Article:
When the old prophet from Bethel heard about the mauling of the man of God from Judah, he said that it was God’s will since he had disobeyed Yahweh. Once again, he has his sons saddle up a donkey. He then went out and found the dead body of the man of God. Inexplicitly, the lion and the donkey were just standing there. For no apparent reason, the lion did not try to eat either the man or the donkey. What happened to the lion after he left is not clear. So this local Bethel prophet put the body on a donkey. Then he brought him back to his town. He then put the body in his own grave. He told his sons that he wanted his body buried beside the body of the man of God from Judah. This good man had proclaimed the word of Yahweh against the altar at Bethel and all the high places in Samaria. This is the first mention of this word Samaria. Obviously it comes from a time when they called this area Samaria, and not just northern Israel.

Samson’s riddle (Judg 14:10-14:20)

“He went down to the woman. Samson made a feast there as the young people were accustomed to do. When the people saw him, they brought thirty companions to be with him. Samson said to them. ‘Let me now put a riddle to you. If you can explain it to men within the seven days of the feast, and find it out, then I will give you thirty linen garments and thirty festive garments. But if you cannot explain it to me, then you shall give me thirty linen garments and thirty festive garments.’ So they said to him. ‘Ask your riddle. Let us hear it.’ He said to them.

‘Out of the eater came something to eat.

Out of the strong came something sweet’

But for three days they could not explain the riddle.”

Apparently, they had a week long wedding festival, more or less a drinking party with at least 30 companions. Samson proposed his riddle about the eater and something strong and sweet. They had 7 days to figure it out. The winner got 30 festive garments. Samson would get 30, but the others would get 1 each from Samson. For the first 3 days there was no answer.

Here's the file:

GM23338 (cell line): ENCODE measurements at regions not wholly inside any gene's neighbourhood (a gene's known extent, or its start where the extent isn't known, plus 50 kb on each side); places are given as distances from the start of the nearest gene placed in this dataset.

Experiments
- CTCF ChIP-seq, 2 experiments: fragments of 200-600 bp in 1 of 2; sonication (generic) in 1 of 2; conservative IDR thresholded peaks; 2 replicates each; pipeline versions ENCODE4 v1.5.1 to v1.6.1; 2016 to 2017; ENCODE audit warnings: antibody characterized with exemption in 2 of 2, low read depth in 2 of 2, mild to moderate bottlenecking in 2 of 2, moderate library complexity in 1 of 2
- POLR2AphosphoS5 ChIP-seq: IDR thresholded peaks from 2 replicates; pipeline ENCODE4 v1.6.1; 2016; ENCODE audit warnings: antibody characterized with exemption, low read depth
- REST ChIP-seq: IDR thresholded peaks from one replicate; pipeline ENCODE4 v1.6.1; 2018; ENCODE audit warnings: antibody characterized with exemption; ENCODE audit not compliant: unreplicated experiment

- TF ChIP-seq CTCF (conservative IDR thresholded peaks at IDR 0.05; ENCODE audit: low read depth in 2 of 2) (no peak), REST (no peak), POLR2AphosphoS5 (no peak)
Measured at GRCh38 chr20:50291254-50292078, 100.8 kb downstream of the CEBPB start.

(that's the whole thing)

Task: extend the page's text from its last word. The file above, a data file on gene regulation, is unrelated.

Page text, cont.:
“On the fourth day they said to Samson’s wife. ‘Coax your husband to explain the riddle to us or we burn you and your father’s house with fire. Have you invited us here to impoverish us?’ So Samson’s wife wept before him, and said. ‘You hate me. You do not really love me. You asked a riddle to my people, but you have not explained it to me.’ He said to her. ‘Look, I have not told my father or my mother. Why should I tell you?’ She wept before him the seven days that their feast lasted. Because she nagged him, on the seventh day he told her. Then she explained the riddle to her people. The men of the town said to him on the seventh day before the sun went down.

‘What is sweeter than honey?

What is stronger than a lion?’

Then he said to them,

‘If you had not plowed with my heifer,

You would not have found out my riddle.’”

Samson’s wife wanted him to explain the riddle to her. The 30 companions had threatened to burn her and her father’s house if she did not tell them. She cried and nagged Samson from the 4th to the 7th day. Then on the 7th day he explained it to her. She went in turn and explained how to solve the riddle to the companions. However, Samson realized that it was his wife who gave them the answer proclaiming that they had plowed with his heifer.

“Then the Spirit of Yahweh rushed on him. He went down to Ashkelon. There he killed thirty men of the town. He took their spoil. He gave the festive garments to those who had explained the riddle. In hot anger he went back to his father’s house. Samson’s wife was given to his companion, who had been his best man.”

Don’t make Samson mad. He went to Ashkelon, which was a chief Philistine city. There he killed 30 Philistine men and took their festive garments so that he could give them to the 30 companions at Timnah. He then went home and gave his wife to his best man. I guess that this was not a long marriage, just about a week long.